Warning: contains spoilers!
I have a love hate relationship with Les Mis. When I first encountered it, aged 12, I didn’t have a visceral adult understanding of what it was to be in life and death need of grace: that hadn’t happened yet. Besides, I was busy eyeing up the future roles of Fantine or Éponine. As a feisty undergrad, its emotional manipulation made me rage. Not so now. I went to the cinema ready to be delighted and disgusted by this 80s’ musical monolith, but I was quietly weeping within 10 minutes at this story of super-human mercy, manifested through fallible human beings. I’d stumbled upon a grace-fest.
For those of you who don’t know the premise: prisoner 24601, Jean Valjean, has been granted parole after 19 years: five years for stealing bread for his sister’s starving child and 14 years for escape attempts. Valjean gets his papers, which mark him as a convict, meaning he is unable to find work, money or shelter. My heart hurt with its contemporary resonance. Although the probation service does an amazing job and many charities help those leaving prison find work, the prejudice experienced by Valjean is all too familiar. I work with women in the criminal justice system and have heard story after story of hard attitudes, closed doors where employment or housing is concerned, that could’ve made a difference. Today, people are still given custodial sentences for stealing food: I know of one woman who did for stealing a lasagna from Iceland to feed her children because she had no money.
Much rejected, Valjean finally experiences acceptance when he encounters a Christian – a bishop – who feeds him and offers him shelter. Not only this, but when Valjean attempts to steal the bishop’s silverware, the bishop covers for him, telling the police it had been a gift to Valjean. The bishop doesn’t wait for Valjean to change or prove himself before he offers him compassion. This act of grace changes Valjean’s life. I can’t help wondering what would happen if Christians today weren’t known for judgment but for generosity and free-flowing grace? What would our hearts, our acts, our lives look like? How often do we rush to give another chance to someone that has been so rejected? I daydream of a world where mercy triumphs over judgment, no grudges are held, where mistakes are learnt from and moved on from. Where love covers a multitude of sins.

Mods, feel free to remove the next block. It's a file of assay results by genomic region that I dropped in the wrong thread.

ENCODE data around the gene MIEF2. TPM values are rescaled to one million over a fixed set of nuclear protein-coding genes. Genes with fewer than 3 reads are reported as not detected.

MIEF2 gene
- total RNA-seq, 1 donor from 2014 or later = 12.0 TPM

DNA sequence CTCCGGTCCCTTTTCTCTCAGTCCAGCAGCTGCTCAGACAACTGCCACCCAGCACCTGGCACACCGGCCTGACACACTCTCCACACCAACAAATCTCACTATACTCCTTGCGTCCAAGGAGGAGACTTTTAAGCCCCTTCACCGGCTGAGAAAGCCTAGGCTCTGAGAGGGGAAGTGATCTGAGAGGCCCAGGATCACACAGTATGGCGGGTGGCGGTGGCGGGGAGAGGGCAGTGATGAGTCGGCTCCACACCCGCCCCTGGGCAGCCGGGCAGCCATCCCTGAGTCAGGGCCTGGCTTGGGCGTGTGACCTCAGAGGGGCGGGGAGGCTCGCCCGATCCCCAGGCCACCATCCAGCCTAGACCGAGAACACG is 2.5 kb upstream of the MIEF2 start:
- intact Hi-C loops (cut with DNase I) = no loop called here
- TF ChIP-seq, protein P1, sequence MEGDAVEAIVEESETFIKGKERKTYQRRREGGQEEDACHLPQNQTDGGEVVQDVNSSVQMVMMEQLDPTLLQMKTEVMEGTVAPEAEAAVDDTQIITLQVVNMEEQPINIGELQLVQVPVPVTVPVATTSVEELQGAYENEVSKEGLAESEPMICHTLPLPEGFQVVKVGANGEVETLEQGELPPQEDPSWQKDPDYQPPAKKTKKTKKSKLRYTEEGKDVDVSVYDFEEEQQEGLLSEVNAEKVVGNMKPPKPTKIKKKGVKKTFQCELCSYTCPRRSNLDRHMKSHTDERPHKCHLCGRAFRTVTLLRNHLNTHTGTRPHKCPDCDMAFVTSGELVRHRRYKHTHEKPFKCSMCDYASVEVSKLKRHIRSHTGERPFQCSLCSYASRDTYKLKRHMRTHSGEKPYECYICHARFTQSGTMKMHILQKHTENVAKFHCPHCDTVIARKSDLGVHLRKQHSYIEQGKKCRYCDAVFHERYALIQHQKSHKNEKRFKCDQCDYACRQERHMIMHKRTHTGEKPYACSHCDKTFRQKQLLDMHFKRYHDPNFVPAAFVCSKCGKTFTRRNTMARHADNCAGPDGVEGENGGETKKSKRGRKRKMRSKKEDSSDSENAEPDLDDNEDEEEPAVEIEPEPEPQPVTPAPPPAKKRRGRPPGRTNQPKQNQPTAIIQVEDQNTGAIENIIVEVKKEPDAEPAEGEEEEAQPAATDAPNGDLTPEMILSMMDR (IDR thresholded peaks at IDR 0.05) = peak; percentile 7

Fantine’s fall from grace is next. It transpires she has a child who she sent away to live with an inn-keeper, who she sends money to. Fantine then loses her factory job, sells her hair and her teeth, becomes a prostitute who contracts TB. Again, I think of the women I’ve worked with in prison who’ve had their children removed by the state, who work the streets, whose drug addiction has taken its toll on their teeth and who contract all kinds of diseases. 2013 keeps invading my romanticised sung French history lesson. When Fantine dies, as she hallucinates about her daughter, I’m crying for the women I work with engaged in high-risk street life, who may die young saying the name of a child they’ve been parted from for years. And I’m praying, that those children have adoptive families like Valjean and aren’t left languishing in our over-stretched care system.
Blimey. I only came to watch a cheesy sing-a-long with my mate on a Sunday night.
I find the big chorus numbers coming from screen and not stage, lack sufficient punch. But some of the lyrics do not: “Look down look down, upon your fellow man./ Look down and show some mercy if you can.” I don’t have to look far to see those in need. Well, I start by looking in the mirror. I expect I’d be dead or institutionalised if mercy hadn’t cascaded over my life and for that, I’m profoundly grateful. So, who am I to dispense anything but kindness to another human, made in the image of God?
Towards the end of the film, Javert – the policeman who has tracked Valjean for 20 years – has his life spared, by none other than Valjean. Javert, who prizes rules and regulations, order and law, cannot believe that where he deserved death, he’s been granted life. Valjean’s action is a complete anathema to Javert (much like Russell Crowe using his Maximus voice in this film is to me). How good am I at receiving acts of mercy, gifts of grace? Do I reject and intellectualise them? Or do I let them sink into my bones and nourish my soul, gratefully drinking in the undeserved favour? Many of us need some practice in admitting our need and receiving from others.
The film ends with the death of Valjean, who’s met by Fantine’s ghost, singing some pseudo-Biblical lyrics such as “come with me, where chains will never bind you” and “to love another person is to see the face of God”. By this stage in proceedings, I was done in. I wasn’t thinking about the terrible representation of women in it (quite literally virgins, mothers or whores) or the problematic elevating of the love story over the political barricade. I was musing on mercy, great huge waves, giant lung bucketfuls. Mercy. How it could revive the Church in the UK, marking it out as exceptional, where all are loved and given multiple chances. Where a perfect God, uses His imperfect children to carry it to others. And from my fondness for Brecht in my undergrad days, I remember that to cry at a performance is not the same as having changed something. I must not mistake my tears for engagement and action with the issues raised, with mercy.
Quite a lot to think about on a Sunday night.
 To get a custodial sentence for such an offence means that it would not have been a first offence, so that is clearly a point of difference between her and Jean Valjean.